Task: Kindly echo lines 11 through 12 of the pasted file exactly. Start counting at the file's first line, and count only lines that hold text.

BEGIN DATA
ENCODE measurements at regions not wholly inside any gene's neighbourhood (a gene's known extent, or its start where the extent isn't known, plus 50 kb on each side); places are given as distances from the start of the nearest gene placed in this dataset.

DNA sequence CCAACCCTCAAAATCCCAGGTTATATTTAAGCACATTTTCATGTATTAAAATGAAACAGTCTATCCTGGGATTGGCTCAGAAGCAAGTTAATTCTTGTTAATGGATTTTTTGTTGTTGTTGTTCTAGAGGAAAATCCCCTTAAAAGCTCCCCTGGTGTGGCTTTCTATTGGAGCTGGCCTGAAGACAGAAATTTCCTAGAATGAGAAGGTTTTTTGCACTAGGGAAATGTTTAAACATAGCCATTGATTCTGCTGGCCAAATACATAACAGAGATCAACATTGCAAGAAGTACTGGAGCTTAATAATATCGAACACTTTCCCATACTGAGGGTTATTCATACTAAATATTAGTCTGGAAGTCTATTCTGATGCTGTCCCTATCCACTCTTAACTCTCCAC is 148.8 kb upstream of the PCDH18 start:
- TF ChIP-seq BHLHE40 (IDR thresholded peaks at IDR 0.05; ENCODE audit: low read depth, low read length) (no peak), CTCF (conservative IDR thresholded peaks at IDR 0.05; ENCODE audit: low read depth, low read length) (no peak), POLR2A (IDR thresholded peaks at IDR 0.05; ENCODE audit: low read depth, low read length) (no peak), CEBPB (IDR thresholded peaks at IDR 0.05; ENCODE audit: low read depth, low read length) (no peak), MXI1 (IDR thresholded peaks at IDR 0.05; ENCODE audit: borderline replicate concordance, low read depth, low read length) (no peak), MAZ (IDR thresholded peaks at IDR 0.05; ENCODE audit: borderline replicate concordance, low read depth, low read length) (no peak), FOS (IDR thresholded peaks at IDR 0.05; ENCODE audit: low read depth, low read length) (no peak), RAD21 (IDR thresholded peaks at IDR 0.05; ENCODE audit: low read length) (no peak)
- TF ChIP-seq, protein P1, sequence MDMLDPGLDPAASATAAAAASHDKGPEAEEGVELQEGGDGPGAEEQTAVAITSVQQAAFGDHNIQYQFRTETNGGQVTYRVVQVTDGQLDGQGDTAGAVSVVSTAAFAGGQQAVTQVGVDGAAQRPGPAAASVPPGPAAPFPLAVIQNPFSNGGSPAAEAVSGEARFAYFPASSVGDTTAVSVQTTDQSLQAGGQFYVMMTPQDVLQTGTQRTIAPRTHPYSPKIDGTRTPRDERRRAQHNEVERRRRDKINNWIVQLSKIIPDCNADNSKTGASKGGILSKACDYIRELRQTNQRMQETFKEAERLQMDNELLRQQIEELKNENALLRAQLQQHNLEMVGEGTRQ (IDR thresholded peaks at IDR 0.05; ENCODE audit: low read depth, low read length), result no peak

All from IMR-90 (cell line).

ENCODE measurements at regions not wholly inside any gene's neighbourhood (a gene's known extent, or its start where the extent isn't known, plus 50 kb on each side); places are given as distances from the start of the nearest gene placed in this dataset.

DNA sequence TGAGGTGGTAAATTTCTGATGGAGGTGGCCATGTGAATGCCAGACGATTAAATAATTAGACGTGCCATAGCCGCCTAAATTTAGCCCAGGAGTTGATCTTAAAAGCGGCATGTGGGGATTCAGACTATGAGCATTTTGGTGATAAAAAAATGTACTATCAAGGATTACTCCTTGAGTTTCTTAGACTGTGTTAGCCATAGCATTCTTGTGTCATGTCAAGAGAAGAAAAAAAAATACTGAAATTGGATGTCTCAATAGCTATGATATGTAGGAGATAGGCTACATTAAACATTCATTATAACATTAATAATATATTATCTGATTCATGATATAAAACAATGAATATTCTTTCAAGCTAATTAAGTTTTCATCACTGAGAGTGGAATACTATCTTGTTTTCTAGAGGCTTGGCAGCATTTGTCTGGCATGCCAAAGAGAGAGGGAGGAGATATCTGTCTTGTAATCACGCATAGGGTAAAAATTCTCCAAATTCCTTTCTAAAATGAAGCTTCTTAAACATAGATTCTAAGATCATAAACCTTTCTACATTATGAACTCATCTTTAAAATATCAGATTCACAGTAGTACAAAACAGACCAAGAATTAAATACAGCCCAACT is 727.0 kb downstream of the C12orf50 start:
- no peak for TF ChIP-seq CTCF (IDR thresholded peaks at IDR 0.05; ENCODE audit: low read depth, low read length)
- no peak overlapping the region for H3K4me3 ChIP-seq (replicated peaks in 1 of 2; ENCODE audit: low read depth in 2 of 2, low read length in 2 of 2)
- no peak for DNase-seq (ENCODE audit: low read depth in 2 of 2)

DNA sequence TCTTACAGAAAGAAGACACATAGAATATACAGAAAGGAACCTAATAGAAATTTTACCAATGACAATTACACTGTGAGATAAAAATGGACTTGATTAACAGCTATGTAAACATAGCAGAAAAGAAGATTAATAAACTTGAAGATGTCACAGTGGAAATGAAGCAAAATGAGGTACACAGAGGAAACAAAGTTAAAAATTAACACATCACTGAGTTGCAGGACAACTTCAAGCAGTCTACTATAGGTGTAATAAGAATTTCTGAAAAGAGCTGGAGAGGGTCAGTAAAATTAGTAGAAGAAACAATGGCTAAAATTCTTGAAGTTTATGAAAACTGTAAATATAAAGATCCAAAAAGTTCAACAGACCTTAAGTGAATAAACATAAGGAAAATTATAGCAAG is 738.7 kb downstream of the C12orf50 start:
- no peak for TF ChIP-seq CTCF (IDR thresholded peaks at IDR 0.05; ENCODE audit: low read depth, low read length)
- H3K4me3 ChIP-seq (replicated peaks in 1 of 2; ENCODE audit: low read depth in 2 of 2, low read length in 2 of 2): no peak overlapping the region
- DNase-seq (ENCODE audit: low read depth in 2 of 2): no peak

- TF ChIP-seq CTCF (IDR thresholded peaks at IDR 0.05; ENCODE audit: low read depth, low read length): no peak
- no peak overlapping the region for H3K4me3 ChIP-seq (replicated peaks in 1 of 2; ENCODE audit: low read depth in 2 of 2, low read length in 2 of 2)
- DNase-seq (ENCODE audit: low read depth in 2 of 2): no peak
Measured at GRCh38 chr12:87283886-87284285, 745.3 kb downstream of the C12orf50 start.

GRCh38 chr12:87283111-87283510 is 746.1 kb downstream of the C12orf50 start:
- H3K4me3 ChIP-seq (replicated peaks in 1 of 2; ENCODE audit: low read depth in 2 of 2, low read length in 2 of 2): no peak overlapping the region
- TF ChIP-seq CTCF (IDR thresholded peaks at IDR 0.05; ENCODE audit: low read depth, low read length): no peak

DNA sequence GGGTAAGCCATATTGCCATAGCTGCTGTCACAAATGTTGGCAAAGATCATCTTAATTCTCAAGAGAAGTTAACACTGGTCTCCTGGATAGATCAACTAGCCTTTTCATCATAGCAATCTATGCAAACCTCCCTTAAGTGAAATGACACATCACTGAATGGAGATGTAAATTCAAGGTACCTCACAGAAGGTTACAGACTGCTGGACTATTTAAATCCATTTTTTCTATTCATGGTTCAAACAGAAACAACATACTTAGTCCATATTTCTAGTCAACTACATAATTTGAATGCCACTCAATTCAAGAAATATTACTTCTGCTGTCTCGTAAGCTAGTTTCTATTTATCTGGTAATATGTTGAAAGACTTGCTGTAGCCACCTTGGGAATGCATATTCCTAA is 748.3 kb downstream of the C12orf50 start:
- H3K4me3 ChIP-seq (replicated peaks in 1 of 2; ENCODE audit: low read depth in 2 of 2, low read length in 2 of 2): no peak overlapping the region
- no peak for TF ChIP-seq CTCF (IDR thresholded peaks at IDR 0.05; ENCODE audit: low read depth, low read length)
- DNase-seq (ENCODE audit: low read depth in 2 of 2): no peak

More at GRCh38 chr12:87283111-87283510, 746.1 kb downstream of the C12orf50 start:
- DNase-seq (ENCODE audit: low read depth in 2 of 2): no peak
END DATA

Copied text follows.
DNA sequence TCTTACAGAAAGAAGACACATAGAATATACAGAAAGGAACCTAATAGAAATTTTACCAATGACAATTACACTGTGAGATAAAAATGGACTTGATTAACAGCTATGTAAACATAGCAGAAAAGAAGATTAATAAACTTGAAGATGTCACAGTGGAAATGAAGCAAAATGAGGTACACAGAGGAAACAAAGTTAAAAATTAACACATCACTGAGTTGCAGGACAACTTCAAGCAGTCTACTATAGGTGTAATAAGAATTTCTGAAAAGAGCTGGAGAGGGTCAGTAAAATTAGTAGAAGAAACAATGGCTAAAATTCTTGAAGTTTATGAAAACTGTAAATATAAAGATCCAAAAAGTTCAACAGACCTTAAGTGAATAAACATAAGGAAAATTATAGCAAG is 738.7 kb downstream of the C12orf50 start:
- no peak for TF ChIP-seq CTCF (IDR thresholded peaks at IDR 0.05; ENCODE audit: low read depth, low read length)